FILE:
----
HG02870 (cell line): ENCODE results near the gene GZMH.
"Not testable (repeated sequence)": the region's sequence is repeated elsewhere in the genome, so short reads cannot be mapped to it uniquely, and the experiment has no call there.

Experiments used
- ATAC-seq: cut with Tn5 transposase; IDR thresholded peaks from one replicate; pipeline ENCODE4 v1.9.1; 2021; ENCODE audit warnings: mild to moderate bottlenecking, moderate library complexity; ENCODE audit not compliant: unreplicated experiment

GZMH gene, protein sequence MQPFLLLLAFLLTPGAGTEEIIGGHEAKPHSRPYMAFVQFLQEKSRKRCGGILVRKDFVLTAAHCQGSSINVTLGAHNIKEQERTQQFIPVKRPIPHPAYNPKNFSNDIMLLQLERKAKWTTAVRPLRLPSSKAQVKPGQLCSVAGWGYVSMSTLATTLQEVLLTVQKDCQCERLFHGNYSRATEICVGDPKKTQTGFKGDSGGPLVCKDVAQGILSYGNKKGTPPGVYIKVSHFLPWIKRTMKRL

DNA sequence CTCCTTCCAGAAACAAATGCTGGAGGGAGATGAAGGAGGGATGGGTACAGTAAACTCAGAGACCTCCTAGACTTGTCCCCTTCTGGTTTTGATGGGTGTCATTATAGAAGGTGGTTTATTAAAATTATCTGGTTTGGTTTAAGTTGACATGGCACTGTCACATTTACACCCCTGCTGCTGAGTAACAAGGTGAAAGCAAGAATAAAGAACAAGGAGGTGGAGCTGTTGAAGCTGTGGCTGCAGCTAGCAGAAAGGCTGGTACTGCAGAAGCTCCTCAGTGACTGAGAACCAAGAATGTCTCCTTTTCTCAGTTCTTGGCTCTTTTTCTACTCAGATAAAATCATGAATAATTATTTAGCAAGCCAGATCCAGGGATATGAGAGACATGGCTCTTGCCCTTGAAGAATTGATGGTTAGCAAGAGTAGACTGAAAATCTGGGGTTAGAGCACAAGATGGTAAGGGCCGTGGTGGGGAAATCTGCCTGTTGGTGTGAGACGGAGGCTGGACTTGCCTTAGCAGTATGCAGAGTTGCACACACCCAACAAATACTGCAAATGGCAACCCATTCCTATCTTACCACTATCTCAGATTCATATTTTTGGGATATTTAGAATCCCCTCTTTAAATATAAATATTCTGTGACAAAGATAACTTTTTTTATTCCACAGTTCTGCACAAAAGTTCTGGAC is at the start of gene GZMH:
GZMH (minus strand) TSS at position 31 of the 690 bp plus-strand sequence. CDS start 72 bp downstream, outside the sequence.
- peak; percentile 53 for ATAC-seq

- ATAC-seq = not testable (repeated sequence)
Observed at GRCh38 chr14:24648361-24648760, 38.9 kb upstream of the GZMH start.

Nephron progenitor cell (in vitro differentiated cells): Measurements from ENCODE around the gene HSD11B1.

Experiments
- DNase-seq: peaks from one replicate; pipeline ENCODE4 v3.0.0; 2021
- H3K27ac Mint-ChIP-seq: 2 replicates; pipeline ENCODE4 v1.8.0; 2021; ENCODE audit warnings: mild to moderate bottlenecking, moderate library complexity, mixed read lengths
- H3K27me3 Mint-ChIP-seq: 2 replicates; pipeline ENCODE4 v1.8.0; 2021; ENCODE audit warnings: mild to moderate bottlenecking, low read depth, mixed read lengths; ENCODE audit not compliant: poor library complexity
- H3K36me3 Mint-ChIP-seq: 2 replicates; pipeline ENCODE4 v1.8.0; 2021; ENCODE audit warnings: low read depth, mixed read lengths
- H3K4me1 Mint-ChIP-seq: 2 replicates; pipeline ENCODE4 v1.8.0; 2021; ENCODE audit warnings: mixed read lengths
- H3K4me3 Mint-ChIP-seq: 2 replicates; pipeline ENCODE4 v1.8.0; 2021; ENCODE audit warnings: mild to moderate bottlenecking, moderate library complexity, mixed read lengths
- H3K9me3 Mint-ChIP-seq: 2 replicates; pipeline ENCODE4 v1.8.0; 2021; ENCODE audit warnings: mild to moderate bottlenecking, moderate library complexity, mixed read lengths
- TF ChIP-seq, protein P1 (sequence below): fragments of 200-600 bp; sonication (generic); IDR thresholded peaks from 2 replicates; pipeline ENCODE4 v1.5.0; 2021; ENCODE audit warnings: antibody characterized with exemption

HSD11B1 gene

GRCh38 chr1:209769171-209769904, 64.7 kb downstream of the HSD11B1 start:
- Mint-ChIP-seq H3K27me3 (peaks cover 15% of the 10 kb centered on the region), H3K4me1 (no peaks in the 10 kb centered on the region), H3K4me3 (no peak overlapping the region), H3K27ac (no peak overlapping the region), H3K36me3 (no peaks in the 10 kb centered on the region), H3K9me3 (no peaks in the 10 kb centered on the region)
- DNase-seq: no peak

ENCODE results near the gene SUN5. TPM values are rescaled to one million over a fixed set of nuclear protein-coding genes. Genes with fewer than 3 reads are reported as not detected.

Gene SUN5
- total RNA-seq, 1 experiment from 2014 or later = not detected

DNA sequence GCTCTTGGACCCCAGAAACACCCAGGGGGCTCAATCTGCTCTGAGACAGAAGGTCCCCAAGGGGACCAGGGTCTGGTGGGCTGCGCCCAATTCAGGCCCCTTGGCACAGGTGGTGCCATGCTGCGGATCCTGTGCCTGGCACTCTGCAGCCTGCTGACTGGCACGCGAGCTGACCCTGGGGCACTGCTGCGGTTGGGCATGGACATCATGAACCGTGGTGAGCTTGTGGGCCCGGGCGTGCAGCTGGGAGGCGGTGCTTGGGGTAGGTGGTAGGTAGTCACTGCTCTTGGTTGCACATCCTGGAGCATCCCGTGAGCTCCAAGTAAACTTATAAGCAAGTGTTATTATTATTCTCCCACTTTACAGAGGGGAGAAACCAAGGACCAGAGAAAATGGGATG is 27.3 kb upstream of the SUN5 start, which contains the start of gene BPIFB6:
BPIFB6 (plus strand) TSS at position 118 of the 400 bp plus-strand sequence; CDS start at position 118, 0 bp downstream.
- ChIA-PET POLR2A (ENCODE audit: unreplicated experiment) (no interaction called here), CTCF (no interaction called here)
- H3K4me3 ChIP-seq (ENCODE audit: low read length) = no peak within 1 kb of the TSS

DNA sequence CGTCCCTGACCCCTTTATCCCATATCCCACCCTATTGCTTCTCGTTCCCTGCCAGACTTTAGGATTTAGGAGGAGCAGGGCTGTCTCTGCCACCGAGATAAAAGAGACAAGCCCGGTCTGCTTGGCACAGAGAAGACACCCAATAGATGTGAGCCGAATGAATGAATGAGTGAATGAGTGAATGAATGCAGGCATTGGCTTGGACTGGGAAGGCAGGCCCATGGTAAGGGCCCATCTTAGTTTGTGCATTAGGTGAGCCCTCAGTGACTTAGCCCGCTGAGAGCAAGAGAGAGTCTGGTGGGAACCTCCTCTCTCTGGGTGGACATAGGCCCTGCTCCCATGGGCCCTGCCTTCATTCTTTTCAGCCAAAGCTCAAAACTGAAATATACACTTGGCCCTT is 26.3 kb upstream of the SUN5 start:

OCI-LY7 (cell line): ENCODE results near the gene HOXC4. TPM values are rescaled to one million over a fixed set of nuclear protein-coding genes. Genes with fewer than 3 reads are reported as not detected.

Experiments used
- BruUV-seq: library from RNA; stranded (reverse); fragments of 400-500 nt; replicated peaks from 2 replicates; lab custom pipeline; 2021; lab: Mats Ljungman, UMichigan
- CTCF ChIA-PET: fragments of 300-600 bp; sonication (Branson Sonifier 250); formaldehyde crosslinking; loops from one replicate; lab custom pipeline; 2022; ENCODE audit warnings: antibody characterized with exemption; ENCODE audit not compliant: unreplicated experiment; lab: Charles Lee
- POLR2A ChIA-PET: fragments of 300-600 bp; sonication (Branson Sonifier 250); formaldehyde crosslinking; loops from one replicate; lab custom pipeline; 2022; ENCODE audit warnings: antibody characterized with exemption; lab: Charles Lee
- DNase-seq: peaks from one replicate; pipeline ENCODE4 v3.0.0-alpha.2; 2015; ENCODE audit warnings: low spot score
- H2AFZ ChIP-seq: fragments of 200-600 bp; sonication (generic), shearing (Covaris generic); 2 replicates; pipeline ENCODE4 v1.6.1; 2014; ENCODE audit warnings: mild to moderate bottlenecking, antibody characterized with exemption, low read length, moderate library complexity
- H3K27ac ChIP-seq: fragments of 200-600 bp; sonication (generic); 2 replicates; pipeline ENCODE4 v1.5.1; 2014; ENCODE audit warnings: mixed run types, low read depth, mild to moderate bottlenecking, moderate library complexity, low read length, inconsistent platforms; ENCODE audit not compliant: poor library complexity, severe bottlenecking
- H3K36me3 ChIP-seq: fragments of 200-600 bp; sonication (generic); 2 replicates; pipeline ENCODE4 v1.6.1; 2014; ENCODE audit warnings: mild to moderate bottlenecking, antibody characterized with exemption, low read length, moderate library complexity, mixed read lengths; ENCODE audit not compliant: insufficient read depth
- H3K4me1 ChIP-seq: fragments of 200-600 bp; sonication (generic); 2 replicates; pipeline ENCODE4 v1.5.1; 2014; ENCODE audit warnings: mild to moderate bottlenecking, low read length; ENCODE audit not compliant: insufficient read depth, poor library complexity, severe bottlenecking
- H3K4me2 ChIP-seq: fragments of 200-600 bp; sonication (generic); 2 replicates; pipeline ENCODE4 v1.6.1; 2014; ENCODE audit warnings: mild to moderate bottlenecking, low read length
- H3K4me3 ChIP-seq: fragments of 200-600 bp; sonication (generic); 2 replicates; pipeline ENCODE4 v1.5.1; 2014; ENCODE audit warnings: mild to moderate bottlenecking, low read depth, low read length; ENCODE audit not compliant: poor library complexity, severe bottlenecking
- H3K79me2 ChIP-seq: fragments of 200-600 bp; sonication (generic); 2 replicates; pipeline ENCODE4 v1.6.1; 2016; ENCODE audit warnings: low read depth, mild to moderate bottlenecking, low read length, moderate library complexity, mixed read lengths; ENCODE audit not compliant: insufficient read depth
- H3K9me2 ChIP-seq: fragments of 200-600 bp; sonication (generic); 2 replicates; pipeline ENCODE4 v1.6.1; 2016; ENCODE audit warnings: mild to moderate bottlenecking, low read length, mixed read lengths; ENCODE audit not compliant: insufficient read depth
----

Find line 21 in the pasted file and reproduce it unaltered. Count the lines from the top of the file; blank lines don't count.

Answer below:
HSD11B1 gene